'Jazz Cabinets' displays beauty of age

November 19, 1991|By John Dorsey | John Dorsey,Sun Art Critic

November's fast becoming junk-as-art-and/or-furniture month. There's David Hess and Leonard Streckfus at Galerie Francoise and now David Klein at Nye Gomez, all of whom recycle junk. But whereas the first two artists' works are at once funny and environmentally pointed, Klein's have a different sort of resonance. At their best (and he's not entirely consistent) these pieces bespeak the beauty of age.

Klein has rescued bits and pieces of things from demolished buildings in Maryland, Maine and elsewhere: wooden wainscoting and barn siding, doors, occasionally hinges and knobs. Then he puts them together into functional furniture: wall cabinets, mostly, but also standing cabinets.

The general title for these is "Jazz Cabinets," but it's a misnomer. It suggests that they look jazzy, which the dictionary defines as "lively, gay, showy," when their effect is anything but.

Rather than hiding the age of his materials, Klein leaves it evident or even brings it out. Peeling or discolored paint, weathered wood, dents, gashes and cracks are allowed to speak. Klein also sands his surfaces to bring out layers of paint that testify to generations of use.

The result is newly made pieces with multi-hued surfaces, lined and softened by time, that bear their years with quiet dignity. There's an emotional content to these works, for they advocate the value of age, not only of things but by extension of people, cities, even civilizations.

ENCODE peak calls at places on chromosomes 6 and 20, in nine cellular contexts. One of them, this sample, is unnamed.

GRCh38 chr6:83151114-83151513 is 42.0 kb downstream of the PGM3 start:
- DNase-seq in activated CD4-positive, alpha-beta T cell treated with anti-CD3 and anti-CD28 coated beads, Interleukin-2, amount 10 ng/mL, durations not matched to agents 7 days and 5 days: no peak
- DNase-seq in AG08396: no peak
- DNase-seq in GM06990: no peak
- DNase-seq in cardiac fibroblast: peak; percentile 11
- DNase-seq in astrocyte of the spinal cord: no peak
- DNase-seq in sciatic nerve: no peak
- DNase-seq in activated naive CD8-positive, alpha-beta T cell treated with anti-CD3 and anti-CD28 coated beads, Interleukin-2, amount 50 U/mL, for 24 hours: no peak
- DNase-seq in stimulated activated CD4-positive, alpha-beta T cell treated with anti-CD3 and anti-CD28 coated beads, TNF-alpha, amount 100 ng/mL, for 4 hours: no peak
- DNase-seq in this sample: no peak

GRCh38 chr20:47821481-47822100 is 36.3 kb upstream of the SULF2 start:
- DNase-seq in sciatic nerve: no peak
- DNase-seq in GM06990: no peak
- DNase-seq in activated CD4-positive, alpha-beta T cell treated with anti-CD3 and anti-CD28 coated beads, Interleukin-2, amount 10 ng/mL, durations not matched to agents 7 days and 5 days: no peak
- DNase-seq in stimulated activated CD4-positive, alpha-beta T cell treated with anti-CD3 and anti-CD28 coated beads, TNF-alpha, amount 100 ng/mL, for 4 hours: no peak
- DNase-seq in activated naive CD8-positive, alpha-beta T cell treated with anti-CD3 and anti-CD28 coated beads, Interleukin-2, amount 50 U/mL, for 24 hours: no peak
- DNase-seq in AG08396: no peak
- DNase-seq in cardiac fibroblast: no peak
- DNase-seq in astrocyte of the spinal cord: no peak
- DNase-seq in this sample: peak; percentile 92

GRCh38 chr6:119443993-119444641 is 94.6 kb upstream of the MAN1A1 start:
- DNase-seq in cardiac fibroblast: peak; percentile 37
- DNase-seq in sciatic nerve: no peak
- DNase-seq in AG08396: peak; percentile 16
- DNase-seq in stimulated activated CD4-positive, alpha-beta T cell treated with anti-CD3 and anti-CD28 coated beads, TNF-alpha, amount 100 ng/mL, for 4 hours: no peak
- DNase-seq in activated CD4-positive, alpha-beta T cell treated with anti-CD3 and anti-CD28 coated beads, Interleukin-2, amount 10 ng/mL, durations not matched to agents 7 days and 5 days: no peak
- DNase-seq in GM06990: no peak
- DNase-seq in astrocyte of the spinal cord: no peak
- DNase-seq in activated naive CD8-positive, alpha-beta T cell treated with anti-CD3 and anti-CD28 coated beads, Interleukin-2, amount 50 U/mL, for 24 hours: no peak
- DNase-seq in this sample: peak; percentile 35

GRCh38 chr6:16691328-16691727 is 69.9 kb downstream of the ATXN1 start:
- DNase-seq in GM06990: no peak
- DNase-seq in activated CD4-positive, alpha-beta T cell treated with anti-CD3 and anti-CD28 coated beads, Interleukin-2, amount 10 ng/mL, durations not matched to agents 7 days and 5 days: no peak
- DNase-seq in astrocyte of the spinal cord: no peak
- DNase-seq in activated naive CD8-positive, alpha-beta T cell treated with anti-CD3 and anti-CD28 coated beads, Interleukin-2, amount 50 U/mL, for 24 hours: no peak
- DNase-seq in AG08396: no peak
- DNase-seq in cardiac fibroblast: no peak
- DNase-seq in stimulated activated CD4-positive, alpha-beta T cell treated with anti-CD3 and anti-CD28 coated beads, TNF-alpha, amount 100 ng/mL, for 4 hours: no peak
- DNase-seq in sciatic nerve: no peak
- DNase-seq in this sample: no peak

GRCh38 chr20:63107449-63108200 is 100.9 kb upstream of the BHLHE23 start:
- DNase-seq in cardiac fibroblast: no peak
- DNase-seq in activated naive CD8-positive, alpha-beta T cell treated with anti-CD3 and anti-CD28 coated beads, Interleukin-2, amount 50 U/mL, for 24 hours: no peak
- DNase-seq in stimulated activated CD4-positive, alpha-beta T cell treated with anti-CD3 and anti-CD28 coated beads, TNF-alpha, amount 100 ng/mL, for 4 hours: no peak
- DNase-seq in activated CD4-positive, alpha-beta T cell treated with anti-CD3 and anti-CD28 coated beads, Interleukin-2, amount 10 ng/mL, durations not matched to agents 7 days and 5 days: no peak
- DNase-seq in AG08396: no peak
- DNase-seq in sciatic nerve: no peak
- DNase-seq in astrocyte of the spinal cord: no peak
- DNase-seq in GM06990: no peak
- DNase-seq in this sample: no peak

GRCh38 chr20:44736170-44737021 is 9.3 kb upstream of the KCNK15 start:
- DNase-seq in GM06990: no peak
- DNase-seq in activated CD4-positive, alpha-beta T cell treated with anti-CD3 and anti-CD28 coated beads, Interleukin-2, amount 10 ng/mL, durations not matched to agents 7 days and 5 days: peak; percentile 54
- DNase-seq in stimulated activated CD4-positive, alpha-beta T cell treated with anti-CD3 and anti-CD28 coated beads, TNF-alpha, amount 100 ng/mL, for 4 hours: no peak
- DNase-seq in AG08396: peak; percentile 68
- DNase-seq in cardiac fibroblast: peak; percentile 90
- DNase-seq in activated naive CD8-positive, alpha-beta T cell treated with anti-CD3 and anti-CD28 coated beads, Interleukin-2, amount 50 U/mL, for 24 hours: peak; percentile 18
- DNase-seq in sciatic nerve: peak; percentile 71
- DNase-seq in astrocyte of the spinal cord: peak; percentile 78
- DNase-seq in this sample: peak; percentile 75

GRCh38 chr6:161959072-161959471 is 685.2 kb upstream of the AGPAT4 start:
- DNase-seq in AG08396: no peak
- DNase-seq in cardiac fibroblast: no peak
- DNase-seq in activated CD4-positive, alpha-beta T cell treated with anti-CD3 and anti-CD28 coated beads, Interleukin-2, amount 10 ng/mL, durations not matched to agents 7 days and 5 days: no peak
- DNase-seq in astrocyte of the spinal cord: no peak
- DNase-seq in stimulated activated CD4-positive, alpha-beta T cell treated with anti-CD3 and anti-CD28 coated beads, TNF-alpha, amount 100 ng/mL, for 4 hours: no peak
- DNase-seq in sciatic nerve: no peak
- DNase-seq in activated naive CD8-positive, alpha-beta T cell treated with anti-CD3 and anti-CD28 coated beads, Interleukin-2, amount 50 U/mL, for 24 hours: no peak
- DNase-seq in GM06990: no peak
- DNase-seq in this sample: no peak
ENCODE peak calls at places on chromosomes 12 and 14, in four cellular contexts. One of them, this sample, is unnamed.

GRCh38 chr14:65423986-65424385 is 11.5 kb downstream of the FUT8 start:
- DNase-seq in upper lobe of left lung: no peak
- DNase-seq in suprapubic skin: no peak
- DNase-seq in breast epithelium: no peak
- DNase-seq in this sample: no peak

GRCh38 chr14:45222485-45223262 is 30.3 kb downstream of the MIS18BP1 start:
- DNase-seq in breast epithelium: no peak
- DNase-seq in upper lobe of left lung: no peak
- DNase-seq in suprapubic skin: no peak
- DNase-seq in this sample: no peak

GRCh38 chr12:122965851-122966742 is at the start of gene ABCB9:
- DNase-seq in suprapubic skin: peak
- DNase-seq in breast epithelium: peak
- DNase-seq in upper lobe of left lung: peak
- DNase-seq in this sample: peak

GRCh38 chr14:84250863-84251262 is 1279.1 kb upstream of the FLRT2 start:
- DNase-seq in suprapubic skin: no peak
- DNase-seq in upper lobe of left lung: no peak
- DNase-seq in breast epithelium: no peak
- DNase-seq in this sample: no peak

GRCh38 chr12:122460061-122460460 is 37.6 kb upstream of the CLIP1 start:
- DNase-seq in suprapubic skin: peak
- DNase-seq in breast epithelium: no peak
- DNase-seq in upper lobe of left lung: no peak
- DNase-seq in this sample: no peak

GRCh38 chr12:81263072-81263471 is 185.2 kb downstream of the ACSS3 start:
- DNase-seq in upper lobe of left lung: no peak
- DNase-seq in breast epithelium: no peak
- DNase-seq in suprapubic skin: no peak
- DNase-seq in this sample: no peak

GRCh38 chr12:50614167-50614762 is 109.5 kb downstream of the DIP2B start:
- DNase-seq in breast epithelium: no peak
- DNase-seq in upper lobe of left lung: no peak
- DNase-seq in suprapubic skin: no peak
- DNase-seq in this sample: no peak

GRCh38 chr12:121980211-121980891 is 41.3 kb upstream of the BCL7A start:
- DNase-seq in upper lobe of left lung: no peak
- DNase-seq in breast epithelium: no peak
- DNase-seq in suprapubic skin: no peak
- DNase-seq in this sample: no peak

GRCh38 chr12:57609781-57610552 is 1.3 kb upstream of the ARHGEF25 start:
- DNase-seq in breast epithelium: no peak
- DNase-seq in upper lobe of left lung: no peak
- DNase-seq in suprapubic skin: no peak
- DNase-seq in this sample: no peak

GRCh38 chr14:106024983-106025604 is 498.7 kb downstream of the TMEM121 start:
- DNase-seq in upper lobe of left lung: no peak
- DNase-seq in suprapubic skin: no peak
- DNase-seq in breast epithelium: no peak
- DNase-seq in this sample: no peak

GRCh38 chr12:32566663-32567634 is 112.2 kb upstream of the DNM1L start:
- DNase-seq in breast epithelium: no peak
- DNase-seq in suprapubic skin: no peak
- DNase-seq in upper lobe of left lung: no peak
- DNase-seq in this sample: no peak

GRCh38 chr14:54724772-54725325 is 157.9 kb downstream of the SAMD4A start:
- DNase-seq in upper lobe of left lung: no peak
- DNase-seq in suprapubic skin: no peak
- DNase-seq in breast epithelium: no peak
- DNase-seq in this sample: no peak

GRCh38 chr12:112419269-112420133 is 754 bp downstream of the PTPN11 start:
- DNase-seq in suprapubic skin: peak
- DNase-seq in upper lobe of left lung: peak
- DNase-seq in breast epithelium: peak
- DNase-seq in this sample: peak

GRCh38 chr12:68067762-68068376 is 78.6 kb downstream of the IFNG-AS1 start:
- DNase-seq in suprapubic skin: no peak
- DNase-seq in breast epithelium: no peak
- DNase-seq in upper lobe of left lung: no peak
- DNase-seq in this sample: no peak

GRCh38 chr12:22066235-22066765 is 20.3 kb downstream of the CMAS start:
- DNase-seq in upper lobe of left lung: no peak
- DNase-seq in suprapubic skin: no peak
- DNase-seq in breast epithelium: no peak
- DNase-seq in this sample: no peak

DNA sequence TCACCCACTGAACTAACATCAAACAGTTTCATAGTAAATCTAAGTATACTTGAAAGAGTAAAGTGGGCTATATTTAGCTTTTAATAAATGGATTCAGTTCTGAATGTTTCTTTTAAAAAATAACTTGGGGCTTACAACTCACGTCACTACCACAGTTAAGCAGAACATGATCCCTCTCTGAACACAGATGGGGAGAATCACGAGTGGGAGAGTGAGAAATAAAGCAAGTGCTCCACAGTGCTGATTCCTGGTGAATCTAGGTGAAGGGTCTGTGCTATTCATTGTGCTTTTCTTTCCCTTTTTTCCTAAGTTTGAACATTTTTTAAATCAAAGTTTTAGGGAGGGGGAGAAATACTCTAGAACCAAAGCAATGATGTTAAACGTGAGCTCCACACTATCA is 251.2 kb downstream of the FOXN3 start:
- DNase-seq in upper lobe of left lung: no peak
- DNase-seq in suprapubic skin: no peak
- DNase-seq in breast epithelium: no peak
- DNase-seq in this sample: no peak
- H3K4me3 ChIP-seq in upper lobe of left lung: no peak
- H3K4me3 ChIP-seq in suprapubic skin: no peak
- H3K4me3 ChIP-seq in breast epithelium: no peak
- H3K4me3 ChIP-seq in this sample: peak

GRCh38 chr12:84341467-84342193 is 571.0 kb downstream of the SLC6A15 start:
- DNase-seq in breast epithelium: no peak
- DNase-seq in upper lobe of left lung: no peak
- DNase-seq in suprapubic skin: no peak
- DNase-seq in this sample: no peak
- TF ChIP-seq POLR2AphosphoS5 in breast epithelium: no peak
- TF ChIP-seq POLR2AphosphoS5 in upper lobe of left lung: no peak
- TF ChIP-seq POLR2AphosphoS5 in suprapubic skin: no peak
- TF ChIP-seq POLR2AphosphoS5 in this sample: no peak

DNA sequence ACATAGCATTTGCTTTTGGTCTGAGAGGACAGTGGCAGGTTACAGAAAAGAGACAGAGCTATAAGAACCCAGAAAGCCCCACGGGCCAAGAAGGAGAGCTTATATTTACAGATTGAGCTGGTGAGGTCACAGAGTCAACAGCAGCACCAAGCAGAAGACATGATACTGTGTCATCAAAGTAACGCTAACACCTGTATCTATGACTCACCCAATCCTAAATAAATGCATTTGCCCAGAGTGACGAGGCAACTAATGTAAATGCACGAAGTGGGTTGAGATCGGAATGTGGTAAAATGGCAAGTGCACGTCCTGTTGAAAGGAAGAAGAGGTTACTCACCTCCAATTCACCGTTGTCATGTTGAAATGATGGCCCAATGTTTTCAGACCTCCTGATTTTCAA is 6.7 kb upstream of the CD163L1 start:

To deepen the connotations, Klein carefully documents the locations of his findings. Parts of the cabinet "Red Glass Door," for instance, come from Canton, the Block, Key Highway, Fells Point and Hampden, making it a collection of familiar Baltimore locales, and thus a piece deeply rooted in its community.

In purely visual terms these works are often handsome as well. Pieces with surfaces mottled by wear, such as the six "Summer of '91" cabinets, achieve a quiet harmony of parts. Those whose surface colors are more nearly solid in color, such as "Yellow Door" or "Homeland Juxtaposition," look something like geometric abstractions.

Klein falters at times, especially when he adds the shiny element of gold leaf to his pieces. And in general his wall cabinets are more successful than his more ambitious standing pieces. He can overdo, and he speaks more effectively when he doesn't.

"David Klein Jazz Cabinets" continues through Dec. 7 at Nye Gomez, 836 Leadenhall St. Call (410) 752-2080.

Baltimore Sun Articles
|
|
|
Please note the green-lined linked article text has been applied commercially without any involvement from our newsroom editors, reporters or any other editorial staff.